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Kettle bell

Ben Beck, Greg L Carstairs, Daniel C Billing, Joanne N Caldwell, Kane J Middleton
A mismatch between physical ability and task requirements can increase the risk of on-the-job injury. Therefore, understanding key anthropometric characteristics associated with job performance is important in developing targeted training programs and selecting employees in physically demanding occupations. The aims of this study were to understand which anthropometric and demographic (age, sex) characteristics were associated with performance in a unilateral stretcher carry and bilateral jerry can and kettle bell carries...
May 21, 2016: Journal of Strength and Conditioning Research
Ben Beck, Kane J Middleton, Greg L Carstairs, Daniel C Billing, Joanne N Caldwell
Carrying a casualty on a stretcher is a critical task within military and emergency service occupations. This study evaluated the impact of manipulating carry speed and the object type in bilateral carries on the ability to predict performance and reflect the physical and physiological requirements of a unilateral stretcher carry. We demonstrated that three task-related predictive tests; a jerry can carry performed at 4.5 km h(-1)or 5.0 km h(-1) and a kettle-bell carry performed at 5.0 km h(-1) were strongly predictive of the physical and physiological demands of an individual participating as part of a four-person stretcher carry team...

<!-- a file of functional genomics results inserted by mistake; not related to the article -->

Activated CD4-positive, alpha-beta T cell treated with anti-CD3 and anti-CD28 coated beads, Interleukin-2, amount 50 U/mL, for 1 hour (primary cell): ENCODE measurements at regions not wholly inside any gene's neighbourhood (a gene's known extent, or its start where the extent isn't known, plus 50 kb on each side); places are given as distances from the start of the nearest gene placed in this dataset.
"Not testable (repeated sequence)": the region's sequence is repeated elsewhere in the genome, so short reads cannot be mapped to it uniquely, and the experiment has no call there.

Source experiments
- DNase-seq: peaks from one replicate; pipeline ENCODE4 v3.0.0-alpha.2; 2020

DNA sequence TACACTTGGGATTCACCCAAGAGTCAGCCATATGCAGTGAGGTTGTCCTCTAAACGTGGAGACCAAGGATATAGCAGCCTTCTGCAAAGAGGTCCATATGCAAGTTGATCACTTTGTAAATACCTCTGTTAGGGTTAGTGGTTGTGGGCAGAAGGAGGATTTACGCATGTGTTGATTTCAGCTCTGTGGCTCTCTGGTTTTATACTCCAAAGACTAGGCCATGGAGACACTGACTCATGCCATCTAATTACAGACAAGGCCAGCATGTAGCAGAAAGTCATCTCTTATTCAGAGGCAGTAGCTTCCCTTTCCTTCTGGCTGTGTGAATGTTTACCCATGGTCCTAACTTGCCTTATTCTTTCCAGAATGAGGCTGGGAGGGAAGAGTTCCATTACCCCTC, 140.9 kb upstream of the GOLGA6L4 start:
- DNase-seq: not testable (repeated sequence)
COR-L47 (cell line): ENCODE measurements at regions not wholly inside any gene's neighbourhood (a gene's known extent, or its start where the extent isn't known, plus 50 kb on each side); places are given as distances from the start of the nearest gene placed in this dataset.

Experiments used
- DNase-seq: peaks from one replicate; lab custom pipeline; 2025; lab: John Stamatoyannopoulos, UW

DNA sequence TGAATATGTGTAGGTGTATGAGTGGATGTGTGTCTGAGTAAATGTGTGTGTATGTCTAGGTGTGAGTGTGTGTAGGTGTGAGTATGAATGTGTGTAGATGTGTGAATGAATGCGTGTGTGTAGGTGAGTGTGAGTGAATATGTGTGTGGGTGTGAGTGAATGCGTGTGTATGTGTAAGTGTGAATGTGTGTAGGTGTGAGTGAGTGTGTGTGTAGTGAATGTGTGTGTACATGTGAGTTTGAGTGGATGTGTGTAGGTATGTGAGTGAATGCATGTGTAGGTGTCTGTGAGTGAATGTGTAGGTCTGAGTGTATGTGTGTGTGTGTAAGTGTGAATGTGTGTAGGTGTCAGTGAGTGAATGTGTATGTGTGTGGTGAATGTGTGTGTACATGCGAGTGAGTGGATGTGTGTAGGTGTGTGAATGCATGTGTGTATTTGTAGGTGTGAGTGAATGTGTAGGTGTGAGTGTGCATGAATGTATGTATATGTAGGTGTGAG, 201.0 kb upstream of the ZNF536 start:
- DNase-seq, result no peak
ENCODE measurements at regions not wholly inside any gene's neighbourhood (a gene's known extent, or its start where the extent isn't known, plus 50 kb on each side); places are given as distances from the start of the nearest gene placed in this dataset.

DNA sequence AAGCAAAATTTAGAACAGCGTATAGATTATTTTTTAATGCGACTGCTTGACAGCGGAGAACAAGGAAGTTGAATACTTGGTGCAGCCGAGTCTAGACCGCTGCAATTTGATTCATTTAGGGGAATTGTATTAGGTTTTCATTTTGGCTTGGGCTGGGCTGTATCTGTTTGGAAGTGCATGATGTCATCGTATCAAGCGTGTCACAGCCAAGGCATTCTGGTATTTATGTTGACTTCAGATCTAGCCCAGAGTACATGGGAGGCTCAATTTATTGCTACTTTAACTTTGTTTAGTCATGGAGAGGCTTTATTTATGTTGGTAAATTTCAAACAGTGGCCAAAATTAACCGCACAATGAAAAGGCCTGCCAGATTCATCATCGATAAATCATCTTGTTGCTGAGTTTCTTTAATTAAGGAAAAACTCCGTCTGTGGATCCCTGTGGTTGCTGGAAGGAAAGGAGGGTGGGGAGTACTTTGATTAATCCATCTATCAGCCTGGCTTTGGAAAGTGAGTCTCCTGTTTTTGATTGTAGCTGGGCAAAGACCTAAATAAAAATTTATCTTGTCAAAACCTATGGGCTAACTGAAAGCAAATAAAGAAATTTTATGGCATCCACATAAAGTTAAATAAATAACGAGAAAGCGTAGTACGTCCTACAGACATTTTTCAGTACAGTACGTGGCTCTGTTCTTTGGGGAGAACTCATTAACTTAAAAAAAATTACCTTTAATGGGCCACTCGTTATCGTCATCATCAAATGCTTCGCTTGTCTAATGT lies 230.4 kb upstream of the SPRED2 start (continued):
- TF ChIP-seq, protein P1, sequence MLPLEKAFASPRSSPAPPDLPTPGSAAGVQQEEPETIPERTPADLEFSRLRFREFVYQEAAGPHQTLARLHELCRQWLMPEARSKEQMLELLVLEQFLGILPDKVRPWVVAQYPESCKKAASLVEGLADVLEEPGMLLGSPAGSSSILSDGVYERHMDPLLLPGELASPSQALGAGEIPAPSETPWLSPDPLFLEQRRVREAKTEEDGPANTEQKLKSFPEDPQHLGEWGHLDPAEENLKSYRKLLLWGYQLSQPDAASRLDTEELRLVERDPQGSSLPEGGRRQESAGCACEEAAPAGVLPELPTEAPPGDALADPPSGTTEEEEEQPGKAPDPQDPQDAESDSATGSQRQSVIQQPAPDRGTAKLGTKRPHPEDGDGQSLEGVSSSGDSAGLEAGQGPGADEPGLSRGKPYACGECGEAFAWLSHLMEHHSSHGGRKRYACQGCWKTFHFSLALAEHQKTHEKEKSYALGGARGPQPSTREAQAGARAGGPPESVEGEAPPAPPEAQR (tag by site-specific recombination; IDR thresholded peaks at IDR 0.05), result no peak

July 2016: Applied Ergonomics
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